None more so than in the last year, we’ve seen how, at its best, sport can be a platform that unites people. It has the ability to facilitate important conversations and the power to change culture; and the role that athletes play within that is perhaps more prominent than ever before.
Off the back of Mental Health Awareness Week, our Sports team has been looking at just one of the cultural and societal themes that sport interacts with: mental health. It’s a varied and complex subject so, to help break it down, we looked at some of the brilliant athlete interviews and quotes from last week to explore the ways that sport can be a platform for conversation and action when it comes to our mental health.
Society has come a long way in recent years with regard to how we view and process these issues, and it is important we continue to share different experiences and perspectives on health, wellbeing and, well, just life in general. In doing so we can understand and acknowledge that we are all human and that we all experience highs and lows in different ways. Sport can allow us to share these stories through an accessible and relatable lens; one that resonates with athletes, fans, and communities around the world.
Footballer Millie Bright summed it up when she told Sky Sports News: “We are all humans and that even though we are professional footballers and have a huge amount of pressure to be successful, we still have a right to feel all the emotions everybody else feels. By people speaking out and telling their story, it’s made people realise how important mental health is.”
Staying with West London football clubs, Fulham’s Joe Bryan also touched on the importance of sharing experiences and how doing so can help others. In an interview with ESPN he said “mental health is prevalent in society, and the more accepting we are of it, and the more we normalise it, the better.” He added his own advice by saying “even if you’re not sure, just mention how you’re feeling to someone, and the likelihood is that they’ve probably experienced the same or know someone who has.”
Of course it isn’t just footballers that have been vocal about the subject, and many athletes also shared their experiences during Mental Health Awareness Week. Whether it was F1’s Lando Norris telling ESPN that he wants to use his platform to help others, or Venus Williams telling Forbes how she’s approached wellness during the pandemic, one thing is clear: sport can be a platform for expression and connection like few others.
That’s because, as a catalyst, sport isn’t just about that conversational, stigma-busting element. Physical wellbeing is often part of the same cycle as emotional wellbeing and so sport, and by association physical activity, is perhaps unique in the ways it can impact our overall mental health. This is something Paralympic star Ellie Simmonds touched on when she told the Express & Star that “it’s great for physical health, sport makes you fit, but also mentally. Sometimes you can’t be bothered but after [exercise] you feel amazing, it clears your mind.”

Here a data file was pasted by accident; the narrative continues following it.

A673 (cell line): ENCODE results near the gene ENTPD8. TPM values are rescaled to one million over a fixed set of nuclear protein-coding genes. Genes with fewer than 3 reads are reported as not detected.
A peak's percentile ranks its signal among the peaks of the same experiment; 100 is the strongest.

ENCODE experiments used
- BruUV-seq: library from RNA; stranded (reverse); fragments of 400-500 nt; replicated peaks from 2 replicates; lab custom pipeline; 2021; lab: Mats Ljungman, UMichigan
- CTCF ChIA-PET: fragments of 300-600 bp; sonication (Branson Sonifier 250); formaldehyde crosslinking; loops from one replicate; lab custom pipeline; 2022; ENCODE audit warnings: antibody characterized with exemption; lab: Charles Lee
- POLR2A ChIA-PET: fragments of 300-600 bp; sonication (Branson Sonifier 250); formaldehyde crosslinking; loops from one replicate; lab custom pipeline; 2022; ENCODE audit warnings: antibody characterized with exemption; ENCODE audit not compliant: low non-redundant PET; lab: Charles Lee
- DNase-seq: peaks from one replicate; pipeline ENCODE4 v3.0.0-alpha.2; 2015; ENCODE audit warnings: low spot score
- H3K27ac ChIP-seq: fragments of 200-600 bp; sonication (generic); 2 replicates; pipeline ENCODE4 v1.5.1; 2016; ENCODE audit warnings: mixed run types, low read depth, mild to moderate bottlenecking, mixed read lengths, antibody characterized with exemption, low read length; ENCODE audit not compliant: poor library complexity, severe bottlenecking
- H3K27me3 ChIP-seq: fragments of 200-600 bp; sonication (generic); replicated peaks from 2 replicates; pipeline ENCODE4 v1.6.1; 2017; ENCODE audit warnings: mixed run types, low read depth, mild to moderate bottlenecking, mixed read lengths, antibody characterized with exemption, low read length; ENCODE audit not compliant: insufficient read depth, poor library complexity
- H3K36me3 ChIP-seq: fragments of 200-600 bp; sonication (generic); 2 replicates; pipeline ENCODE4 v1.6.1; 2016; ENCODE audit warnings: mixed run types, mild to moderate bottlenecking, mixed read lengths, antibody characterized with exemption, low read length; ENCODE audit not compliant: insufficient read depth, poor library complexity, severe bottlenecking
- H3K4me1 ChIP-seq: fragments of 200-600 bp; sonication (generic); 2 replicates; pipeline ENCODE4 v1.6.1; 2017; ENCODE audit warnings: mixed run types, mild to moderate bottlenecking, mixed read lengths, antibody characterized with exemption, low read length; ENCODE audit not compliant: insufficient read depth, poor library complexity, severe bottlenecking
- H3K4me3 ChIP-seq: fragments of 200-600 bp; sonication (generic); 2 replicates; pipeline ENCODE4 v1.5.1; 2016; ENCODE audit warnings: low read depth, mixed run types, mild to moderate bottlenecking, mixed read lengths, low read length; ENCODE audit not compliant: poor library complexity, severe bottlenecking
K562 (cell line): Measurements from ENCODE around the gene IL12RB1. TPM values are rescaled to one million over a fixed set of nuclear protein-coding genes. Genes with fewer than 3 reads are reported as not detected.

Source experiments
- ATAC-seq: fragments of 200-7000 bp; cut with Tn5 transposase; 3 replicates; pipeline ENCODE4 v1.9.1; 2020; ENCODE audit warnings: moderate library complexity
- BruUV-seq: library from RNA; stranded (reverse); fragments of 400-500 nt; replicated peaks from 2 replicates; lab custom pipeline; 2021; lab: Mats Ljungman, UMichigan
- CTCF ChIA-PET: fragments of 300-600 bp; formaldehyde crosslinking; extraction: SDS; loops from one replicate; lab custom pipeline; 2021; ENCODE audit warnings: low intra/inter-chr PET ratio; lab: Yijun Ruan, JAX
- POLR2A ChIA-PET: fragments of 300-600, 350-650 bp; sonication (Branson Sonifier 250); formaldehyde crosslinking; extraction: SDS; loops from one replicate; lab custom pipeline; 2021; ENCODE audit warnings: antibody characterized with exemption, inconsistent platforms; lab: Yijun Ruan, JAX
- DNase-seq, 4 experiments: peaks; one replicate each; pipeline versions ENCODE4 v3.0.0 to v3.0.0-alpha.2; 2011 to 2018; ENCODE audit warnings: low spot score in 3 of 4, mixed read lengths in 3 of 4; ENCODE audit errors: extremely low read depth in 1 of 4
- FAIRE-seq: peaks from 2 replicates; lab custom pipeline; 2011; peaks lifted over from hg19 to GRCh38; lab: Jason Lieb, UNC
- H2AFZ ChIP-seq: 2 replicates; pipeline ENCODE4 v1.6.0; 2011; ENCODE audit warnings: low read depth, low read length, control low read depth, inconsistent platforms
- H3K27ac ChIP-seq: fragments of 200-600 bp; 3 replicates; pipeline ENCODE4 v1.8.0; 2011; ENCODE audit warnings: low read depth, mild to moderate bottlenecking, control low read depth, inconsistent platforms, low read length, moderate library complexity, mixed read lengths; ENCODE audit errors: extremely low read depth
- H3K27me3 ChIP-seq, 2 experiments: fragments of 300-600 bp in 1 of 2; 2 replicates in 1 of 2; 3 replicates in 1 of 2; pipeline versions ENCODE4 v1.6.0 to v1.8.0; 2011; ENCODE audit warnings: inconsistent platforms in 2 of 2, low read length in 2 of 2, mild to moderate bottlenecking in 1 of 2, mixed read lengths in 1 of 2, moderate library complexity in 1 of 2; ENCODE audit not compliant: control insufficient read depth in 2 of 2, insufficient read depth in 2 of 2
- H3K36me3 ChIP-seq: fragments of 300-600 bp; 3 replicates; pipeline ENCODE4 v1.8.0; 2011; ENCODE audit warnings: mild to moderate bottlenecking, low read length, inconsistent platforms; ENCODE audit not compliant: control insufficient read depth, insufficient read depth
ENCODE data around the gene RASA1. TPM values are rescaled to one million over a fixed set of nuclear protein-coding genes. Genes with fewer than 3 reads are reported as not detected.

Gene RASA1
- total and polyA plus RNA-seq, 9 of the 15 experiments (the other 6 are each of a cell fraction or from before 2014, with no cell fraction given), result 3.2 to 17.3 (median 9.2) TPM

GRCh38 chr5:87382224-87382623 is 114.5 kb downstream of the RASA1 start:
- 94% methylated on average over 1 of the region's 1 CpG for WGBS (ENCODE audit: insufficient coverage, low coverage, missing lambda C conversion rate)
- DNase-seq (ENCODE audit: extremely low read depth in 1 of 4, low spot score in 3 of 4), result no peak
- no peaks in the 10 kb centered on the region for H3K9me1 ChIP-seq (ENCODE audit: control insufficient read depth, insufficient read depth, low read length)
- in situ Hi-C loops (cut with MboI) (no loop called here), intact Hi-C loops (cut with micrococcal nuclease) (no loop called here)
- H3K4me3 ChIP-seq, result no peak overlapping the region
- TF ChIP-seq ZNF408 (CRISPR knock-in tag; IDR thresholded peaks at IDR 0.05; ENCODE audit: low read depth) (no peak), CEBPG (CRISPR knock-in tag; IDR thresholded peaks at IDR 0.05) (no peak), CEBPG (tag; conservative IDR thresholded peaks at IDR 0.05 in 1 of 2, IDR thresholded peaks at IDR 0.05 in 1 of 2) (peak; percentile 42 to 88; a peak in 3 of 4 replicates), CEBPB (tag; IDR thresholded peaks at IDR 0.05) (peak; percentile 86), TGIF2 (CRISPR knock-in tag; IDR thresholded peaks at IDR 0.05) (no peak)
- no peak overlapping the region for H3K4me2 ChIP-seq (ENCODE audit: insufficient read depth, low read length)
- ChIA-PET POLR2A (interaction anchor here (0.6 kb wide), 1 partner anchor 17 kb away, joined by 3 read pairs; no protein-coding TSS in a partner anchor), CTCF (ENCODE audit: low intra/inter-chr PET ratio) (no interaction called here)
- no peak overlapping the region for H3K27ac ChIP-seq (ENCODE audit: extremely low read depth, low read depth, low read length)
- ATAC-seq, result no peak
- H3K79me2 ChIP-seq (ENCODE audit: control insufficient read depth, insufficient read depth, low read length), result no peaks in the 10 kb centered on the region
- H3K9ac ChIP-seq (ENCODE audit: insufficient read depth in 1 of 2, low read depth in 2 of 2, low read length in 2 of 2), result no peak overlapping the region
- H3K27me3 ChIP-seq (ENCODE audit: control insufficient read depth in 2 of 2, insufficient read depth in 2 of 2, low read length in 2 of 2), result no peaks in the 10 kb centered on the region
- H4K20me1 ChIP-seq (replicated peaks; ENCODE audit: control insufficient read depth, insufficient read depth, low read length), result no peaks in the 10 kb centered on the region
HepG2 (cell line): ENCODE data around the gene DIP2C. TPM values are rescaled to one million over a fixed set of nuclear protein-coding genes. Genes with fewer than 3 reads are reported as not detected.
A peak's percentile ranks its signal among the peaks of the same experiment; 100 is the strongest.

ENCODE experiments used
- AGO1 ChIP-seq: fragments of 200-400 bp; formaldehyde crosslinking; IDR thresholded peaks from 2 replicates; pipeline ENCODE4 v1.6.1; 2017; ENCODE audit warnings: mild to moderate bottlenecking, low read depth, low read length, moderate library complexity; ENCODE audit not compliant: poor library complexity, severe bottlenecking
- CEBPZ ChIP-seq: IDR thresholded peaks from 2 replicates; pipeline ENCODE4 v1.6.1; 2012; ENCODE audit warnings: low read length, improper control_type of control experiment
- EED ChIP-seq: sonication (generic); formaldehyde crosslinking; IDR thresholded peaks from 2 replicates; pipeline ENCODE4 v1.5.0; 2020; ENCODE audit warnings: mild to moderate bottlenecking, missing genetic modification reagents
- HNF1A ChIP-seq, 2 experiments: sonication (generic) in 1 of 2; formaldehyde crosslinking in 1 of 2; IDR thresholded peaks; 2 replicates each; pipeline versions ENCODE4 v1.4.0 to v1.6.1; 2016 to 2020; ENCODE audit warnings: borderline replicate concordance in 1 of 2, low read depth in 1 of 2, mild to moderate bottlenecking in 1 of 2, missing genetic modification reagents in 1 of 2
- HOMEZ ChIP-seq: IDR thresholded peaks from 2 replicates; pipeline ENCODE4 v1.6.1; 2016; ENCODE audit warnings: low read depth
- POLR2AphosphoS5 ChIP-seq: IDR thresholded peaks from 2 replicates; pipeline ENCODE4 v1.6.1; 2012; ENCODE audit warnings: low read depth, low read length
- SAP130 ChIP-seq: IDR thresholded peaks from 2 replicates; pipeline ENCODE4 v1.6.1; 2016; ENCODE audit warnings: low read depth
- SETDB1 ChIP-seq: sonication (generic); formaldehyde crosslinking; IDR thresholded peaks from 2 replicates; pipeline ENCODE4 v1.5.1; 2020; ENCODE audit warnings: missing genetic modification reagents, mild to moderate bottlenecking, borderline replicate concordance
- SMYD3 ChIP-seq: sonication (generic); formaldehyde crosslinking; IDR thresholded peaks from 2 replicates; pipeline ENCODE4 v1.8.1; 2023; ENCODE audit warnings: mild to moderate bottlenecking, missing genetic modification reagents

Former professional footballer and boxer Leon McKenzine echoed this when he took to Instagram to promote the benefits of “what running can do for your mind, body and soul”. As well as creating that important platform for conversation, we can see how sport can have physical impacts on our general health and wellbeing too.
Through reading the words of these athletes and seeing the impacts it can have in terms of empowering members of communities around the world to join the conversation, we’ve learned that creating open and supportive environments is crucial when it comes to our mental health. Some use sport as a means of doing exactly that; for example Newcastle United Foundation’s #BeAGameChanger campaign seeks to connect fans by creating safe, supportive environments around a collective passion: their beloved football team. The message it sends is positive, inclusive and accessible, and the results have been incredible.
Within our own agency we’ve done similar by hosting open, safe spaces for discussion with guest speakers such as psychological life coach and CBT therapist Rebecca Kimberly, journalist and author Poorna Bell and founder of Mental Wellbeing in Schools, Ed Anthony. Our teams have enjoyed six additional half days of leave across what’s been a difficult winter and spring for all. We’ve introduced weekly exercise courses, and we’ve run workshops with leading mental health charity Mind. Mental health in the workplace is a priority at H+K, and this is just the start.
In the interview with Sky Sports News, Mille Bright said “everyone should feel as though they have got someone to go to, no one should feel alone in this world. You don’t have to keep quiet and you don’t need to say you are alright if you are not”. By looking back on Mental Health Awareness Week and what we’ve learned through the attitudes and experiences it has highlighted, it’s evident that conversation and action have to happen in tandem.
And, whether it’s having a chat with a mate after a run, sharing an athlete interview we’ve read in the sports pages, or joining in a campaign from our local football club – it’s clear to see that sport has the power to break down that first, often most difficult barrier that leads to support. What happens next could just make all the difference to somebody’s life.